Christ: Our Pattern And Plan -- By: John C. Whitcomb, Jr.

Journal: Central Bible Quarterly
Volume: CENQ 19:2 (Summer 1976)
Article: Christ: Our Pattern And Plan
Author: John C. Whitcomb, Jr.

Christ: Our Pattern And Plan

An Analysis of Evangelical Missions and Evangelism In The Light of the Great Commission

John C. Whitcomb, Jr., Th.D.

Grace Theological Seminary Winona Lake, Indiana


The Great Commission of our Lord Jesus Christ is perhaps the most quoted but least obeyed command He gave to His Church. It is rather obvious that this is true of the vast majority of Christians. But, surprising though it may be, it also seems to be true of the majority of evangelical missionaries and evangelists as well. It shall be our purpose in this study to explore the nature of this problem and God’s revealed solution.

Compromising The Great Commission

One of the most certain paths to spiritual failure is to ignore the dangers that surround us. This is especially true in the great modern foreign missionary enterprises of evangelical churches where Satan would use any possible means to distract us from the pattern and plan of our Lord for world evangelism. It is therefore expedient, even if it is not always pleasant, to examine some of the enormous pressures that

evangelical missionaries have been facing in the past decade to compromise their convictions in Biblical doctrines.

One of the great pressures for doctrinal compromise has come from the direction of gigantic congresses for world evangelism which have been launched with enormous expense and with increasing appeals for attendance, participation, discussion, debate, and finally the signing of covenants and declarations that do not resemble the priorities and the precision of God’s revealed guidelines for doctrinal truth.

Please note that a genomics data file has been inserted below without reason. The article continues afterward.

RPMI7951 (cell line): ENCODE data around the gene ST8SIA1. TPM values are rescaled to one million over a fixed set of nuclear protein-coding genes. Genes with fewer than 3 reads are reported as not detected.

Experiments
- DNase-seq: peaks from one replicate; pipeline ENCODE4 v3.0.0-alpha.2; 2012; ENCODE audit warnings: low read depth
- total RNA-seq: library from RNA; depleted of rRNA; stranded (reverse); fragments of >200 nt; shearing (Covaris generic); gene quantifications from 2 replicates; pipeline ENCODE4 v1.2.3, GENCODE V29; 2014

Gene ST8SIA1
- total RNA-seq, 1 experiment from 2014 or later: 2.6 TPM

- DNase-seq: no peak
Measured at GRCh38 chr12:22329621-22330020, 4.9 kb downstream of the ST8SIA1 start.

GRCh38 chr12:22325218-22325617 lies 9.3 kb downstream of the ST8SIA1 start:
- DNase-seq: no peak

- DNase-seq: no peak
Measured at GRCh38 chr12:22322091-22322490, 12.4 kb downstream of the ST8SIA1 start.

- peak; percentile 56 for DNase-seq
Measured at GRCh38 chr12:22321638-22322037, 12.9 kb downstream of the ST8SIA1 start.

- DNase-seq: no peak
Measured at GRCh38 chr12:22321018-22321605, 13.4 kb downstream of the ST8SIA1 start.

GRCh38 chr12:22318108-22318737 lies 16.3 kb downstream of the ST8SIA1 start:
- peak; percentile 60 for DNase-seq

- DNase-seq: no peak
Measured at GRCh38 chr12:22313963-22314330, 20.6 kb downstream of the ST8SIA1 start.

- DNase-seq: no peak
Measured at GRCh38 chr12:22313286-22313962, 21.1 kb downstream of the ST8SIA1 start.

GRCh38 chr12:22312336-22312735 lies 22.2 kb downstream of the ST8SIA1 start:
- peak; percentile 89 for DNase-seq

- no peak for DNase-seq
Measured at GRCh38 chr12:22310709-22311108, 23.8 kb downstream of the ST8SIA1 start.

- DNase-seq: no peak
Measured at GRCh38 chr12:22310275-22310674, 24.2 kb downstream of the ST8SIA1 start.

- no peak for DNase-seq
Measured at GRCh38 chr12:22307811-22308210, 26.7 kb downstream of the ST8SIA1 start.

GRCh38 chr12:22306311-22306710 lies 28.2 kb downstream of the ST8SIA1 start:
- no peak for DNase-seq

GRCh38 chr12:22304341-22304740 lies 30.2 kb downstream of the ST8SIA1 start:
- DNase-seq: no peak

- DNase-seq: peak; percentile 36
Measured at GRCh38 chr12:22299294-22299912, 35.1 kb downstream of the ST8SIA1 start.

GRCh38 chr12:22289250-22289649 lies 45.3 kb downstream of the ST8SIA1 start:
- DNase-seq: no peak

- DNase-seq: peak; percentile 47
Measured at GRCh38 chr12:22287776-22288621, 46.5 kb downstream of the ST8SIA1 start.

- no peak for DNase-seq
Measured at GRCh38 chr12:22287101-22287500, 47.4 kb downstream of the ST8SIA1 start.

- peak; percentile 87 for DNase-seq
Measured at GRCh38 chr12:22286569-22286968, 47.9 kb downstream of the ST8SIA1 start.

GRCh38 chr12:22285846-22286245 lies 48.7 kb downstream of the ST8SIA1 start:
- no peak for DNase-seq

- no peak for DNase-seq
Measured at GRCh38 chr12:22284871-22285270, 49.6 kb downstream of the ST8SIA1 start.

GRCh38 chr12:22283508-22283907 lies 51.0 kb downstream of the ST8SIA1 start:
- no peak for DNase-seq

It cannot be denied that huge interdenominational and intermission conventions have a magnetic attraction that is almost irresistible. Missionaries who have labored for years in isolated and difficult mission fields suddenly gain a sense of belonging to something truly big in such mass meetings, where thousands of fellow Christian workers can sing and pray and share together in the things of Christ.

But the very attractiveness of such conventions, with the aura of visible unity, promotion through mass media, and the promise of technological breakthroughs in Christian radio, literature, transportation, and even representation before world governments, carries with it hidden dangers that must be honestly faced before the Lord and His Word.

It was as recently as 1966 that the first of these great evangelical congresses was staged. It was the World Congress on Evangelism held in Berlin, Germany, with 1,100 delegates brought together from over 100 different de...

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